London School of EconomicsBruce Schneier, "Security Guru" and Internationally renowned security technologist andWriter.Barrister Zahid Usman Jamil, Councilor of the ICANN Generic Names Supporting Organization(GNSO) and Member of the Mutlistakeholder Advisory Group (MAG) of the InternetGovernance ForumApologies:Katiza Rodriguez, EPIC.Robin Cross, IP Justice -Andres Piazza Jean-Marc Dinant
Audio Recording of the Workshop:
http://isocmadras.blogspot.com/2009/12/igf-worskhop-323-roundtable-balancing.html
Contact for further information
Sivasubramanian MuthusamyIsoc India Chennaiisolatednet@gmail.comWorkshop co-organized byElectronic Privacy Information Center (EPIC)
A brief substantive summary and the main issues that were identified:
Prof Dr.Wolfgang Benedek, Director of the Institute of International Law and InternationalRelations of the University of Graz, Austria and of the European Training and ResearchCentre for Human Rights and Democracy in Graz (ETC)When 9/11 happened, the reactions were to tighten security and to introduce new kinds of regulations. Our title is large, Security Vs Civil Liberties and balance could be refuted in acertain way. Why should we balance absolute human rights against security interests?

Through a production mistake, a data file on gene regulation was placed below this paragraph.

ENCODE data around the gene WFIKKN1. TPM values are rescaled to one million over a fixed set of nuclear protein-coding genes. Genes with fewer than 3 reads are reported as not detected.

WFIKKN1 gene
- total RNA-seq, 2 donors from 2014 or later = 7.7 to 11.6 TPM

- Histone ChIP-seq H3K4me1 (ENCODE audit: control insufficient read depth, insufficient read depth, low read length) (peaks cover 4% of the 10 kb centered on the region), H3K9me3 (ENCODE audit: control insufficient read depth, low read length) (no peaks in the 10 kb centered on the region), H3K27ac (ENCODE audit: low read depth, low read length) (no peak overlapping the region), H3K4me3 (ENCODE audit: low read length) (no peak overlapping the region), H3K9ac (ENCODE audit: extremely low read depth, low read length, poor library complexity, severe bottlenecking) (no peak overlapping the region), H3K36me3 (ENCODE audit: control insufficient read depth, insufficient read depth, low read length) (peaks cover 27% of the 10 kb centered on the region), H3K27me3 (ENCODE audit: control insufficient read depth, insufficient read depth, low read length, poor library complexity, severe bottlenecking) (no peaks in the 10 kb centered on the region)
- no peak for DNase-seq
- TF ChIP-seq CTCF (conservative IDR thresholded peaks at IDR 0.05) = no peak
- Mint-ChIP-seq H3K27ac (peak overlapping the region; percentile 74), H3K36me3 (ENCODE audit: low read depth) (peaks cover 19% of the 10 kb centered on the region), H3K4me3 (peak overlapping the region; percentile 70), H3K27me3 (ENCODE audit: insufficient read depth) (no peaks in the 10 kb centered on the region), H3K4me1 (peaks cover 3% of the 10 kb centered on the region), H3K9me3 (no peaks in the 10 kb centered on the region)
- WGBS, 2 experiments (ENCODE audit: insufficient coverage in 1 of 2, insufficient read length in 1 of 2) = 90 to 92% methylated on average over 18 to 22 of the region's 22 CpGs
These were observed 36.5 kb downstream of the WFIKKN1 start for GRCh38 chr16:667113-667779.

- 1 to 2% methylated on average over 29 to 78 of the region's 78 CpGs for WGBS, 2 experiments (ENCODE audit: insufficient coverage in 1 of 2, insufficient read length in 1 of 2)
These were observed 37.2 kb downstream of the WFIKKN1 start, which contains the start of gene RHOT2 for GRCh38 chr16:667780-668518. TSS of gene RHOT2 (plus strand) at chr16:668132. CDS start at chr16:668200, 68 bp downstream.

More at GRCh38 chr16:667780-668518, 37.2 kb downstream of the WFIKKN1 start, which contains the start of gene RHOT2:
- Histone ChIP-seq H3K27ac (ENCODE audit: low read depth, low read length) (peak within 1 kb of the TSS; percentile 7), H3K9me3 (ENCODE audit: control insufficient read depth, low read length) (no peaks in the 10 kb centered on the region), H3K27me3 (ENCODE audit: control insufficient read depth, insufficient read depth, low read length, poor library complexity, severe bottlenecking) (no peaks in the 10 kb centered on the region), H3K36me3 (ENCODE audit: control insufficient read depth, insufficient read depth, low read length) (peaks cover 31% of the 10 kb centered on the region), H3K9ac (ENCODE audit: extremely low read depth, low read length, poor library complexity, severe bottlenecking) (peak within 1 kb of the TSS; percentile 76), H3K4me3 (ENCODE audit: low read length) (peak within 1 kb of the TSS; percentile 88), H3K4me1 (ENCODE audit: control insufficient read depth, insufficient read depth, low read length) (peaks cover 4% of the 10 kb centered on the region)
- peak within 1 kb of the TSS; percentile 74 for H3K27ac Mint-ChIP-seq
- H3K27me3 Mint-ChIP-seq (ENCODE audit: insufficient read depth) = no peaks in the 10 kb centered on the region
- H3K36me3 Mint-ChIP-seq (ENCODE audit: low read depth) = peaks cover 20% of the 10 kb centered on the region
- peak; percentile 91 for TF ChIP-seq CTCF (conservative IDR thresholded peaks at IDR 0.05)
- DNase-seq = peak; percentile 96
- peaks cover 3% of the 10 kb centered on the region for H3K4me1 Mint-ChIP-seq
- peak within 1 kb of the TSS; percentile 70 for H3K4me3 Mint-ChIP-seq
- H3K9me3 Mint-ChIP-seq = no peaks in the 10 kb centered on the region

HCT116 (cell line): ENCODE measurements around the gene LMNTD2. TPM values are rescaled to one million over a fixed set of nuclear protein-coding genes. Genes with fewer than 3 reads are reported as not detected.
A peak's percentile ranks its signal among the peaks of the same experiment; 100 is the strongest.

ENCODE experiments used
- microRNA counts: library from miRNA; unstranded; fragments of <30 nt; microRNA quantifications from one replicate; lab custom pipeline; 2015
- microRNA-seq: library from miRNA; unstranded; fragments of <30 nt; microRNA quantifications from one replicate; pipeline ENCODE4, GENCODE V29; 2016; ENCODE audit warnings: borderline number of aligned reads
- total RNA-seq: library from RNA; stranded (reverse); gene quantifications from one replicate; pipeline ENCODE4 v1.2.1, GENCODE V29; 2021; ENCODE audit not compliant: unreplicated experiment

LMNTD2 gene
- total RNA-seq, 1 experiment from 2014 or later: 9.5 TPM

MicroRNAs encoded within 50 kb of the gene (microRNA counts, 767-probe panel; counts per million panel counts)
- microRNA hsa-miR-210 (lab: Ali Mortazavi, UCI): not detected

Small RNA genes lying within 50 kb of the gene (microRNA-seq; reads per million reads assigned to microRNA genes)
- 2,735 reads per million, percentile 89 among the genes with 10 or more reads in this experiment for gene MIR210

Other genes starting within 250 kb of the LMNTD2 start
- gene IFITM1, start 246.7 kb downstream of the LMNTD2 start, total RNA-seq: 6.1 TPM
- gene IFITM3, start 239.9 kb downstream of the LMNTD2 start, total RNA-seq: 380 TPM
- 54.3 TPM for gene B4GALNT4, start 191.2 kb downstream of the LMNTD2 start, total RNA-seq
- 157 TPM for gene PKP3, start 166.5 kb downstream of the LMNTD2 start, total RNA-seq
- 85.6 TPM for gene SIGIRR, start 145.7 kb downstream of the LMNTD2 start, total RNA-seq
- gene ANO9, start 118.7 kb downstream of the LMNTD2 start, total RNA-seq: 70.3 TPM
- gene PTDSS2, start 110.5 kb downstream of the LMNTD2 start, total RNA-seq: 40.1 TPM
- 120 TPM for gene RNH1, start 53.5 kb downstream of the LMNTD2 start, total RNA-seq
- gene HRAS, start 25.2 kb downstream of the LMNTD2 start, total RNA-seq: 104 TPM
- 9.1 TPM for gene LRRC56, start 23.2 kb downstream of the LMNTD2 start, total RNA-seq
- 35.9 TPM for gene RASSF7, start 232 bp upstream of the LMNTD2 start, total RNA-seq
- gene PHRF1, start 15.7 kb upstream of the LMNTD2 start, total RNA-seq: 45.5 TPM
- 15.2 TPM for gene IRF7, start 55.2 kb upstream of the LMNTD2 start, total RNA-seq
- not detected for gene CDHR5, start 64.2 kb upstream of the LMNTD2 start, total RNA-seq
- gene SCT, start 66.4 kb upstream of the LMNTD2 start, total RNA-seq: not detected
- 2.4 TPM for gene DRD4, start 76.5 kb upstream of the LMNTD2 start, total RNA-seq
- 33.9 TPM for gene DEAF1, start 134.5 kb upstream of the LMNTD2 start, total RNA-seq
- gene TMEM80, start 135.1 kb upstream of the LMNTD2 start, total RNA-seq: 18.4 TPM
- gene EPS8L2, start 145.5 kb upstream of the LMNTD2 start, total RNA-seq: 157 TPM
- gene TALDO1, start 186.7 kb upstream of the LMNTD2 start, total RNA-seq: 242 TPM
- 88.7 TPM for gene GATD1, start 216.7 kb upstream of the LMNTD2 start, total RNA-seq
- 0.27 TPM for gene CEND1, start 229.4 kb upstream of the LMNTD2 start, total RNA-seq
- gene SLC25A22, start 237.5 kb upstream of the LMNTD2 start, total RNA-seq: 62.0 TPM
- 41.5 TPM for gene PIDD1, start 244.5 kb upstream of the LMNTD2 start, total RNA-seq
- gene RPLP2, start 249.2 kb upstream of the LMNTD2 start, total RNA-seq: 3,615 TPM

Article 17 of the International Covenant on Civil and Political Rights does not contain anyqualifications. But Article 8 of the European Convention on Human Rights has certainpossibilities for restricting rights, in particular for public safety and security. But inInternational covenants, under article 4 a state has to declare a state of emergency tointroduce any restrictions. Article 8 of the European Convention on Human Rights, thequalification is that such measures have to be necessary in a democratic society. We havecertain Standards developed by European court of human rights in Strasbourgh, on how todeal with such restrictions. Also the standards developed by the European Court arerestrictive on such restrictions.During the terror attack in 2009 in Mumbai, India, many International participants of the IGFHyderabad had to take a flight from Mumbai to Hyderabad despite adverse travel advisories.There is a certain measure of insecurity that we have to take into account in our world of today. You can not fully avoid risks. The anti terrorist legislation which we have seen overthe last few years are under the presumption that you can largely avoid risks and thereforeyou have to give away freedom in order to preserve security. We have given away quite agood part of our freedom but I am not sure of its effect on security. The hypothesis is thatthere is problem of proportionality between between the measures of restriction and thegains on security due to the measures.Steve Purser, Head of the Department of Technical Competence and Security, EuropeanNetwork and Information Security Agency (ENISA)One of the fundamental rights of citizens is the right to understand what is going on, but wedon't understand what is going on in terms of security. We use a lot of acronyms which arenot easy to grasp.Citizens have to develop Electronic Common sense - a way of behaving in electronic world if we have to make progress.Prof. Simon Davies, Founder and Director, Privacy International and visiting Senior Fellow,London School of EconomicsPrivacy was nascent and almost invisible as an advocacy stream twenty years ago. Over thepast twenty years people have developed a sense of privacy as a fundamental right, thoughnot as an absolute right. There are restrictions on privacy, there always have been. There isnothing different today from what it was twenty years ago or a few hundred years ago. WhatI sense is the emerging social contract which involves right to know, right to understand, theright to be brought into the equation of the way society works. That is part of the way